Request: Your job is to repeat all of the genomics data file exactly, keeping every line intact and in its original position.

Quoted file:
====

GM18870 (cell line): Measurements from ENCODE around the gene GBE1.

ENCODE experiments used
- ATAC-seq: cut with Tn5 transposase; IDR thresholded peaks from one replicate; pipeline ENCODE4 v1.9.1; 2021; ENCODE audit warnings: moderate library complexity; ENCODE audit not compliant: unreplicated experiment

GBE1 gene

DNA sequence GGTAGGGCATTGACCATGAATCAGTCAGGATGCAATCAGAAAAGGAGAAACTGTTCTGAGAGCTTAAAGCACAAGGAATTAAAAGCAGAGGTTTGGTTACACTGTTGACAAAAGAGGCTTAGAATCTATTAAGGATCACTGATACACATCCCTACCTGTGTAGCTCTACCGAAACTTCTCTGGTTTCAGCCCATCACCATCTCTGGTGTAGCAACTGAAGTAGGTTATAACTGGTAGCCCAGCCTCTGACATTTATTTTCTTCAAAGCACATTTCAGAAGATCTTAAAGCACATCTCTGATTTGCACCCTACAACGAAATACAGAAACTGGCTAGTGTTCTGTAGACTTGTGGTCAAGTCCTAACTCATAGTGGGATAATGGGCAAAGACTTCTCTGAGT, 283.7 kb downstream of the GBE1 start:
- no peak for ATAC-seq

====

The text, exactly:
GM18870 (cell line): Measurements from ENCODE around the gene GBE1.

ENCODE experiments used
- ATAC-seq: cut with Tn5 transposase; IDR thresholded peaks from one replicate; pipeline ENCODE4 v1.9.1; 2021; ENCODE audit warnings: moderate library complexity; ENCODE audit not compliant: unreplicated experiment

GBE1 gene

DNA sequence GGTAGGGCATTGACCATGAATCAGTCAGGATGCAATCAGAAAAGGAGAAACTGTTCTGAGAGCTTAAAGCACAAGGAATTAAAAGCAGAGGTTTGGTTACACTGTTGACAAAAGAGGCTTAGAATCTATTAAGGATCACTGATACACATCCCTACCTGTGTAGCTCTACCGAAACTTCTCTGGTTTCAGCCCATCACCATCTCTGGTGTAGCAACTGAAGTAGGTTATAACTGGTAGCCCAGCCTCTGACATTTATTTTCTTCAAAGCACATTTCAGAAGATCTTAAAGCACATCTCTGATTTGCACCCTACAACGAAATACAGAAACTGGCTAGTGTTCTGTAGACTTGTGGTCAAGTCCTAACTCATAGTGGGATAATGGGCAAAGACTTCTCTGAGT, 283.7 kb downstream of the GBE1 start:
- no peak for ATAC-seq